Sun 12 Feb 2017
A View from City Hall, article as featured in the March issue of Palmers Green and Southgate LIFE magazine
By Joanne McCartney AM E: firstname.lastname@example.org www.joannemccartney.com
Tel: 0207 983 5524
Don’t reverse the remarkable transformation in London’s schools
There has been a remarkable transformation in London schools over the last 15 years with our children’s attainment rising dramatically. Now 92% of London schools are rated as good or outstanding and outperform every other region in the country. Head teachers, teachers and support staff can be justifiably proud of their and their pupils’ achievements.
But now funding pressures on schools threaten these improvements. The government is proposing a new schools’ funding formula which will see 70% of London’s schools face budget cuts - the largest reduction in funding in the country.
This proposed cut must also be seen in the context of other funding pressures. A recent report from the Institute of Fiscal Studies found that additional cost pressures for schools equated to an 8% real terms reduction in per-pupil funding between 2014-15 and 2019-20, and no school that gains under the revised formula will gain enough to compensate for these increased cost pressures.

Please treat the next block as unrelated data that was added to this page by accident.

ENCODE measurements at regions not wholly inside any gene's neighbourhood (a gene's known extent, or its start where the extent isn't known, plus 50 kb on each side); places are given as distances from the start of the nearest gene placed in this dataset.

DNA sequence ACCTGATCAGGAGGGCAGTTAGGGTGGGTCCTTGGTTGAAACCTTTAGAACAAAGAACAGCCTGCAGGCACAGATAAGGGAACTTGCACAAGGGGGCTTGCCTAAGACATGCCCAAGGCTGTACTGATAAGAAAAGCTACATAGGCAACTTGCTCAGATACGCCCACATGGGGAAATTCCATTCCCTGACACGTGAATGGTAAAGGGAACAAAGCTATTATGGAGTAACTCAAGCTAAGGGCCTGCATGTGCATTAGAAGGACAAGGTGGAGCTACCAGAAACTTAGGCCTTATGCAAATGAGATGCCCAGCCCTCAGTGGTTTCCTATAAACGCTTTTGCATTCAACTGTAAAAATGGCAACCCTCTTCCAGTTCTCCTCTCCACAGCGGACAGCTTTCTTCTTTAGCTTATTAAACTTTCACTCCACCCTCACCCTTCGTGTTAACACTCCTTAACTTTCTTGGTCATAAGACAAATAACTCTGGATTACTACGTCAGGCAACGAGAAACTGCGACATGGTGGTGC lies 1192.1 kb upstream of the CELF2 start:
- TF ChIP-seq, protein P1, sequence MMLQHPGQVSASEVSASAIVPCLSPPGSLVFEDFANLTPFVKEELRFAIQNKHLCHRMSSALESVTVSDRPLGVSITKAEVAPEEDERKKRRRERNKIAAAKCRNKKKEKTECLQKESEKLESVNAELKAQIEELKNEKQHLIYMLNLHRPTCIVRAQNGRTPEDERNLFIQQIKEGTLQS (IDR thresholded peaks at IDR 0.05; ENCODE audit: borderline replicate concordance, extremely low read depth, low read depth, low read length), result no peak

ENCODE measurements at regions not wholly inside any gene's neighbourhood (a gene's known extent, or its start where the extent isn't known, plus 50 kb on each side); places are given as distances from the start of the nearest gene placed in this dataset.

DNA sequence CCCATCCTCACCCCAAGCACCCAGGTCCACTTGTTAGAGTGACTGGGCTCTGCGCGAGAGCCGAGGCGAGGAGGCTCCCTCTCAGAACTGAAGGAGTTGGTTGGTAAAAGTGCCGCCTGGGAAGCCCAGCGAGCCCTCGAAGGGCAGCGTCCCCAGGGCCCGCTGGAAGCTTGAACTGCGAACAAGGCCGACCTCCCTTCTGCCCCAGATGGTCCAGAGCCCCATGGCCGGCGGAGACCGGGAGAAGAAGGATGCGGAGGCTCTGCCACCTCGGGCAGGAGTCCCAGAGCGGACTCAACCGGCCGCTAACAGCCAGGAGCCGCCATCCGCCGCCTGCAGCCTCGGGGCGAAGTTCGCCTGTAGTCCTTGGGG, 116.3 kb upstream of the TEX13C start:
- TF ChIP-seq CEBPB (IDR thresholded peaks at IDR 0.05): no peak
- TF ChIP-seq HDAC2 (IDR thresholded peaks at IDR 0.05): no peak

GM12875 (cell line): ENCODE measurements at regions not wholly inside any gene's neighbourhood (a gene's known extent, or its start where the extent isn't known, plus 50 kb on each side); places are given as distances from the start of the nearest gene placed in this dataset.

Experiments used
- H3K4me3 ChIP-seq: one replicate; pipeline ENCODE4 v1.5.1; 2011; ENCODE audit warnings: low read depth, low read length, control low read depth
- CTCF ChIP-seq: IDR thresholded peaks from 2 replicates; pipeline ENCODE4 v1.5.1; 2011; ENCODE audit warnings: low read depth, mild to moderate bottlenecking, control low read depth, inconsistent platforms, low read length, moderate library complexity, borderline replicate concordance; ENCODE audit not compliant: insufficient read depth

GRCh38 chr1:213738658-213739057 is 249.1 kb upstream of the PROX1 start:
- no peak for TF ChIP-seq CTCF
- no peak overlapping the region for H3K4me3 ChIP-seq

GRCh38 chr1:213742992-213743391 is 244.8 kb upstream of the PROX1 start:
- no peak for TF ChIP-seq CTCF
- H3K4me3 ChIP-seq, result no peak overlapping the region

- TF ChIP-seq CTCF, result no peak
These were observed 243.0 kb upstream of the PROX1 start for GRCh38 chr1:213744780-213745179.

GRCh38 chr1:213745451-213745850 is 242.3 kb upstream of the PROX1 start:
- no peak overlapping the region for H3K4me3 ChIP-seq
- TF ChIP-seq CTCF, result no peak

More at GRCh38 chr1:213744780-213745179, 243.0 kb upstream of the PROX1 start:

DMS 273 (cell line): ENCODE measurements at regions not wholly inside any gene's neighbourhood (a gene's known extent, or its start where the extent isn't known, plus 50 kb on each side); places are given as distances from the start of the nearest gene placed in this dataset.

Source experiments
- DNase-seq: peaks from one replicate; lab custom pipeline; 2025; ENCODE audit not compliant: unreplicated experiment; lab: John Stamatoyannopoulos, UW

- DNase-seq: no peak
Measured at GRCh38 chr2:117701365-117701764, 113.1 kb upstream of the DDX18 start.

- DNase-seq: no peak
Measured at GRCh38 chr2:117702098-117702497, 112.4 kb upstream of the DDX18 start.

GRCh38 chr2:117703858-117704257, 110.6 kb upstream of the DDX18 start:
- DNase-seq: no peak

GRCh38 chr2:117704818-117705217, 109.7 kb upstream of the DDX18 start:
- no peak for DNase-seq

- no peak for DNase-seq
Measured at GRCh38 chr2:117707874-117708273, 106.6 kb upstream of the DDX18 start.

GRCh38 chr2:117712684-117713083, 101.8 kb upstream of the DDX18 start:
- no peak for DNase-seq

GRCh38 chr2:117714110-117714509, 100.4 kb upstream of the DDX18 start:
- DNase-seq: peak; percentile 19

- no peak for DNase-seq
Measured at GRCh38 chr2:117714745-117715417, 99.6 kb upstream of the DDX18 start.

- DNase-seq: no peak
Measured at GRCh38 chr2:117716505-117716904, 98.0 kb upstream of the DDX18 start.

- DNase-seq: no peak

The National Audit Office has warned of a risk to educational outcomes as a result of these funding pressures. As around 70% of a school’s budget is spent on staff, funding reductions are likely to mean fewer teachers and support staff who are the major factor in children making progress and achieving good results.
There are other challenges too. Too many of 16 year olds (around a third) do not achieve a grade C in maths or English, and although London does relatively well, there is still a significant attainment gap for the most disadvantaged students. A projected 165,000 extra school places are needed by 2025 and over half of London’s head teachers are over 50, many expecting to retire in the next few years.
Every child deserves a good education and without the right qualifications and skills they will not make the most of their potential and access good quality jobs in the future. At a time when employers are warning of skills shortages, amplified by concerns over Brexit, we should be investing more in education and vocational training. The government needs to think again about its plans to cut funding to London’s schools and ensure that all schools nationally have the resources they need.
Ellie Sales, Editor of Palmers Green and Southgate LIFE magazine and PTA chair of Hazelwood School says “Many of the local schools in Palmers Green and Southgate will be hugely disadvantaged by these cuts, Hazelwood School will see a cut of £121,000 and St Monica’s will see an even more dramatic cut of £175,000. It is scary to see how the schools will make up this shortfall. We hope to petition the Government to address this situation. The schools work tirelessly to improve education standards taking into account the new, and some believe unfair, achievement standards set by the Government. These cuts are likely to result in staff cuts and this will almost certainly affect education standards. Our PTA at Hazelwood will be working closely with the school and our Governing body to try to find a way through the difficult period that lies ahead”
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